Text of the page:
War against Ukraine is part of Russian policy to break EU apart, says historian Timothy Snyder

History, Ukraine

The history of Ukraine is intertwined with the history of entire Europe. It makes no sense to try to understand Ukraine outside the context of European history, Professor Snyder declares in his “Ukraine: The end of Europe?” lecture, presented at the Chautauqua Institute in August 2015.

Ukraine took part in all stages of European history

The history of Ukraine makes no sense outside the European context, Snyder explains in his “Ukraine: The End of Europe?” lecture, presented at the Chautauqua Institute in 2016.

The history of Ukraine evolved through the same stages as the history of Europe, including the Renaissance and the Reformation, Snyder goes on. As in Europe, the rule of law, founded on the code of law that had been established in the Kyivan Rus prior to the Mongol invasion, was central.

In 1241 the Mongols destroyed Kyivan Rus, but the legacy of its laws that had been codified in Slavonic, “a language of religion,” survived when the Duchy of Lithuania gathered in most of the territories which had been part of Rus, and adopted its laws.

It was only because a relative of Batu Khan died and the Khan was summoned back for the funeral that Kyivan Rus became the last country the Mongols sacked.

Read more on Kyivan Rus:

While the “legal package” was absorbed by the Duchy of Lithuania, the religious legacy stayed within Kyivan Rus and spread to Muscovy, what is now Russia.

Ukraine took part in all the stages of European history, including the Renaissance. Ukraine was part of Reformation in an extremely interesting way. The big landholders in Ukraine gave shelter to radical protestant denominations. People who were fleeing from repression in Central and Western Europe actually settled on the estates of huge Ukrainian landholders who tolerated them as a kind of demonstration of their goodwill. Muslims and Jews were tolerated too.

Like Europe, Ukraine went through Religious Wars which ended up with the absorption of the most of the territory which is now Ukraine into the Russian Empire. And again, this is typical, because the 18-19 centuries were the Age of Empire in Europe and around the world.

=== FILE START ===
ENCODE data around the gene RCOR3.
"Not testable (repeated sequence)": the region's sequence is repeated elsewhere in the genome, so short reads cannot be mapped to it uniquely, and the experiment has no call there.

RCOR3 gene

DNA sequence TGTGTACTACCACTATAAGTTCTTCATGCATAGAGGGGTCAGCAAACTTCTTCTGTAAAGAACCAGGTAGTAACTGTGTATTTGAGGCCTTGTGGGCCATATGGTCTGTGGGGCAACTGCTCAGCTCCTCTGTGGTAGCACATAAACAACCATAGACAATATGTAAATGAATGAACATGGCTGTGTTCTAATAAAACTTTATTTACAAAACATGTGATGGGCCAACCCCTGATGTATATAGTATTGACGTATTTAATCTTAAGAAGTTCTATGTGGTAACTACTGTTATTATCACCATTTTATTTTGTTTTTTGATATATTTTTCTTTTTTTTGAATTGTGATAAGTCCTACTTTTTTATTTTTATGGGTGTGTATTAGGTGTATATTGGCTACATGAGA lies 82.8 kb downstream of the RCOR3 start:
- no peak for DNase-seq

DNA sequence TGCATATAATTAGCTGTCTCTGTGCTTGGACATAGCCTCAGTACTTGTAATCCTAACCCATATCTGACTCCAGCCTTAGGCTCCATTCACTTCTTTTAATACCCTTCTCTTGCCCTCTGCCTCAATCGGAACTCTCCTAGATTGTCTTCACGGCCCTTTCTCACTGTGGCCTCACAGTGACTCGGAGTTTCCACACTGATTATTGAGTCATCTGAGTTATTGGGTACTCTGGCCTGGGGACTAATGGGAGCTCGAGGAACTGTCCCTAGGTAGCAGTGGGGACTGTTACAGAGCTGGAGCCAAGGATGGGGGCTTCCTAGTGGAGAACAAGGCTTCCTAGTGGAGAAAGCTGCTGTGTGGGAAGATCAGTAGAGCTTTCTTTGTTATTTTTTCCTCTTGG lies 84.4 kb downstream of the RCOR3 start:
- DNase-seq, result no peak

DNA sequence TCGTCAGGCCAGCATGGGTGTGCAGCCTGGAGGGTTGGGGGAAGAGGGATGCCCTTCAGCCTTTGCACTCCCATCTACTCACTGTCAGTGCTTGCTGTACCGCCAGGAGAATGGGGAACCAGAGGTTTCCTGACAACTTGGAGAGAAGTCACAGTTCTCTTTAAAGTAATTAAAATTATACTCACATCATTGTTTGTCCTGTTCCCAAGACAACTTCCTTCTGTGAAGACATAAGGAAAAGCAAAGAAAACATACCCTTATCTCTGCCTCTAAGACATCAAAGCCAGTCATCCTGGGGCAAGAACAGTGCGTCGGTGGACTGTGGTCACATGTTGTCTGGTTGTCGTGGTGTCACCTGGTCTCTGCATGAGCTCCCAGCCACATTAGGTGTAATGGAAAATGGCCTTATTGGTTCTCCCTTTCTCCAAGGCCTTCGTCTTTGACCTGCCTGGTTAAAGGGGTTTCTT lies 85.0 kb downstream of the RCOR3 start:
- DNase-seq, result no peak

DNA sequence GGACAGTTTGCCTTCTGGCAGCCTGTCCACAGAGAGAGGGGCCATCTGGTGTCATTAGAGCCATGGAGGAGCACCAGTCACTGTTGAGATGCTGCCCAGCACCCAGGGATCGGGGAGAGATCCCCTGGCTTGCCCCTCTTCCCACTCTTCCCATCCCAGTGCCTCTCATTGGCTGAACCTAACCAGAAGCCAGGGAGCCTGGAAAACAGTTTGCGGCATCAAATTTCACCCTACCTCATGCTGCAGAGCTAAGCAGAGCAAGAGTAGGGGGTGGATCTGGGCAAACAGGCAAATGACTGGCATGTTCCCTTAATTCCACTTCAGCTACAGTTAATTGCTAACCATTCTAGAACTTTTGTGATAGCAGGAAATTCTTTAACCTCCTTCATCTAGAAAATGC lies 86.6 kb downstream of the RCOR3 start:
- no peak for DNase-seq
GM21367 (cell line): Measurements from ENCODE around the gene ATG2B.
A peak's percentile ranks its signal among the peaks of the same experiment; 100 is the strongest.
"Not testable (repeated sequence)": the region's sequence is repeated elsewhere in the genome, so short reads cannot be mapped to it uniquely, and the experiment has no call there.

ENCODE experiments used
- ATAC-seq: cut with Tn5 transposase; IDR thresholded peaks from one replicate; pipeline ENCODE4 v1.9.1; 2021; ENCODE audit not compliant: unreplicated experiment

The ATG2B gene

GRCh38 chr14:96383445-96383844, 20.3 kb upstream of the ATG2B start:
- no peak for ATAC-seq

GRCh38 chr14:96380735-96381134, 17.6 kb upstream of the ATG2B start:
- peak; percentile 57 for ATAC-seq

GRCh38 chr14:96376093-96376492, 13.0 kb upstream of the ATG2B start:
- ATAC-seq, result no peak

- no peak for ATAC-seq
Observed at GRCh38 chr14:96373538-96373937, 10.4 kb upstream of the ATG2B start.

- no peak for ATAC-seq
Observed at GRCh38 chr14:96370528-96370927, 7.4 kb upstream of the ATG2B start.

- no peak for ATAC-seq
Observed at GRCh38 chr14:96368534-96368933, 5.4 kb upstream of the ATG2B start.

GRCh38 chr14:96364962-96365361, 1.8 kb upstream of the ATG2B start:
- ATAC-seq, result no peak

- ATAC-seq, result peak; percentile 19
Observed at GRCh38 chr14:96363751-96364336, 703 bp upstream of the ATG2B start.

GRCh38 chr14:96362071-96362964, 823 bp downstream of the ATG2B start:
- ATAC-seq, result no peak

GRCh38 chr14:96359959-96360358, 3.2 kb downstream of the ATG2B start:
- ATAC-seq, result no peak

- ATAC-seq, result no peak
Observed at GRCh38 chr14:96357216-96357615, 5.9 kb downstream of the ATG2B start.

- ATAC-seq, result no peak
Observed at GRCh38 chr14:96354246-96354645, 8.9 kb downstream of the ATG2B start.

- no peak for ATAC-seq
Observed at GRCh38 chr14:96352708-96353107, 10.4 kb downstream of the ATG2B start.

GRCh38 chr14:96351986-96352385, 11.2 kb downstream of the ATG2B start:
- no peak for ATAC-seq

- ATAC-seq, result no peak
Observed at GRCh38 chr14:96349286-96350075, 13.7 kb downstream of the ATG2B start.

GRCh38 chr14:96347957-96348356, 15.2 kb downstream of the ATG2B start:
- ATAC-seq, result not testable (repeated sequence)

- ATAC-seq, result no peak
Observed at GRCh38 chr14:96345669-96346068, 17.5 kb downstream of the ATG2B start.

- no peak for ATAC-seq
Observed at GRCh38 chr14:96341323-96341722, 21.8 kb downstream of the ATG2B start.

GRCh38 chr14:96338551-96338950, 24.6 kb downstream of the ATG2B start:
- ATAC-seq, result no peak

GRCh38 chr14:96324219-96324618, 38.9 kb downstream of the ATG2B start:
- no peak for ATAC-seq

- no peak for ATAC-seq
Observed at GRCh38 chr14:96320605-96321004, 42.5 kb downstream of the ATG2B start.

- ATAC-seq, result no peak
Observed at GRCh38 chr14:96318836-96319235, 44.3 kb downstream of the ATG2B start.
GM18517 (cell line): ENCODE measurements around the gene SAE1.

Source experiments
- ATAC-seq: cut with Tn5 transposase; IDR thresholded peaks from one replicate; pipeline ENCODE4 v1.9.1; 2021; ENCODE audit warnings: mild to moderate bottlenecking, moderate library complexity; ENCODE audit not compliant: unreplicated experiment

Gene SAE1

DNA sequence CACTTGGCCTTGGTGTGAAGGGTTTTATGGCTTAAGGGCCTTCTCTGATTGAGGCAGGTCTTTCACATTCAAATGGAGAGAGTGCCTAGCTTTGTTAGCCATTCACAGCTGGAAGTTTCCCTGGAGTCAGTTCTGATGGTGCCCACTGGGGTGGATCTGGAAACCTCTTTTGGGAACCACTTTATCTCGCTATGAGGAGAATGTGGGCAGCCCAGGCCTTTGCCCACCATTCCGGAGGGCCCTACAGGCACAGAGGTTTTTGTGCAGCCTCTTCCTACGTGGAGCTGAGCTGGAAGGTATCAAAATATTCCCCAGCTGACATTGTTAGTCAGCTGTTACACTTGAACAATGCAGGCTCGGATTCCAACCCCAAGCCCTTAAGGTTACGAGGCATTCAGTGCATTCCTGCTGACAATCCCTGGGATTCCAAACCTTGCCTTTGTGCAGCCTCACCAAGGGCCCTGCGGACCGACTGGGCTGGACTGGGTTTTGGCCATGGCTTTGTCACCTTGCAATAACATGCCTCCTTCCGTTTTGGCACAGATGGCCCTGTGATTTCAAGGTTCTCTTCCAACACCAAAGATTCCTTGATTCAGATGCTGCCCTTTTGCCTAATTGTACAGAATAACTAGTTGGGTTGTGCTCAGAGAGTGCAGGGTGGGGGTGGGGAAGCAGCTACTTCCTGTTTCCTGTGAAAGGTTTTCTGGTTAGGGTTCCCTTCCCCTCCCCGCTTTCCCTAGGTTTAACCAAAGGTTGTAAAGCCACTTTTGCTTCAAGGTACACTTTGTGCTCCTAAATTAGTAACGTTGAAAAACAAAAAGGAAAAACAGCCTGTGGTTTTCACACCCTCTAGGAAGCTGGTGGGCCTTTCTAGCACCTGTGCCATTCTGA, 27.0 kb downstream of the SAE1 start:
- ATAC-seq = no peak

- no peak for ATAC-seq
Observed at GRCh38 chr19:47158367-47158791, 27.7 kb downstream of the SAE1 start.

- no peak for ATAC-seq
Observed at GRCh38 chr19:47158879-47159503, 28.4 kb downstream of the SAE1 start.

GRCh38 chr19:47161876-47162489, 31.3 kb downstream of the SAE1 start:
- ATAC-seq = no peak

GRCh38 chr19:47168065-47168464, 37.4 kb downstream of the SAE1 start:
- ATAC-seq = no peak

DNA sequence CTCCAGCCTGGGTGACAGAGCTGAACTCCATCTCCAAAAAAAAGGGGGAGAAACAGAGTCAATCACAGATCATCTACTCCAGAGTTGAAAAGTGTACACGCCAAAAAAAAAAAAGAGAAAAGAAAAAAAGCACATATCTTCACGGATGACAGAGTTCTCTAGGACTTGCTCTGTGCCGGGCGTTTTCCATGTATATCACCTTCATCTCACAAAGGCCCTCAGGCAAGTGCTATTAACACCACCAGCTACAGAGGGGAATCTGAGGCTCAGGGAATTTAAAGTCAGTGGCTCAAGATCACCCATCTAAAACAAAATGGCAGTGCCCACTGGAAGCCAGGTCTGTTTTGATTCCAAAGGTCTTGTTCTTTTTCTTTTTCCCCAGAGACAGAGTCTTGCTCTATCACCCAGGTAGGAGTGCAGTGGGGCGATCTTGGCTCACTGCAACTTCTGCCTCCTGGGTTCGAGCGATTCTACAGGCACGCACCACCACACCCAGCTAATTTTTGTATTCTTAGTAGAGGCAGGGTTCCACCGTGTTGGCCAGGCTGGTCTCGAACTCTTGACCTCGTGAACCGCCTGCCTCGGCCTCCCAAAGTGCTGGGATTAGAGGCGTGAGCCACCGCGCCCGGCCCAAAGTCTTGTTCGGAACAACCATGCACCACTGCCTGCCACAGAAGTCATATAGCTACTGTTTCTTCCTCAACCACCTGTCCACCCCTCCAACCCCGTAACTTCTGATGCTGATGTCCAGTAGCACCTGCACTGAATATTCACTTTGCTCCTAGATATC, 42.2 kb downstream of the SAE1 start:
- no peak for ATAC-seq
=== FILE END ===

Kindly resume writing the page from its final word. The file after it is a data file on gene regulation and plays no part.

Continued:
The crucial difference between Ukraine and Russia is that the history of Ukraine makes no sense without the European context – Ukraine is, simply, a part of European history. Russians can look at their history and see Europe as a choice “we can say yes to Europe or we can say no to Europe.”

Russian history evolved devoid of European influence – Russia had no Renaissance, no Reformation – Kyiv brought the experience of the Renaissance and the Reformation to Russia after Kyiv became a part of the Russian Empire

After the collapse of empires, Ukraine was left with no controlling agency; within the Russian Empire, Ukraine had no means of establishing itself as a national state.

Read also: The Ukrainian Revolution of 1917 and why it matters for historians of the Russian revolution(s)

Stalin, USSR, and WWII

In that post-Empire, rudderless state, Ukraine was caught between two powerful forces, Germany and Russia. Germany and Russia set out to rebuild world power; both powers needed Ukraine’s famous fertile black earth for them to succeed.

As Snyder notes,

“…between 1933 and 1945, in the time when both Hitler and Stalin were in power, Ukraine was the single most dangerous place to be…”

Stalin unleashed the Holodomor and the Great Terror to completely subjugate Ukraine. Russia and Ukraine remember Stalinism differently; for Russia, it is easy to whitewash Stalinism since more of the crimes occurred “in the periphery.”

Read also: Half of Russians say Stalin’s repressions justified by results

The memory of World War II is viewed differently by Ukrainians and by Russians, as well. All of Ukraine was invaded by Germany; 5% of Russia suffered under the Germans.

Russia sees WWII as a heroic page in their history; being the target of Hitler’s plan to colonize Ukraine for Ukraine’s fertile soil, World War II was a total catastrophe for Ukrainians.

Between 1918 and 1991 Ukraine did not exist as a state. Now the Ukrainians see Europe as an escape route from the Soviet past and all the horrors that had been perpetrated on Ukraine by Soviet Russia.

Read more on Ukraine under the Soviet rule:

Ukraine, EU, and Russia

In building a state, Ukrainians are seeking aid and support from Europe.

Timothy Snyder stresses,

how do you build a state…how do you invent the rule of law…at what magical point do people start observing these interpersonal norms, how do you get from a world where corruption is totally endemic – and that’s the post-Soviet world – to where everyone obeys the law…how do you get from a world where bribery is what everyone does every day to a world where observing the rules is what everyone does every day…?”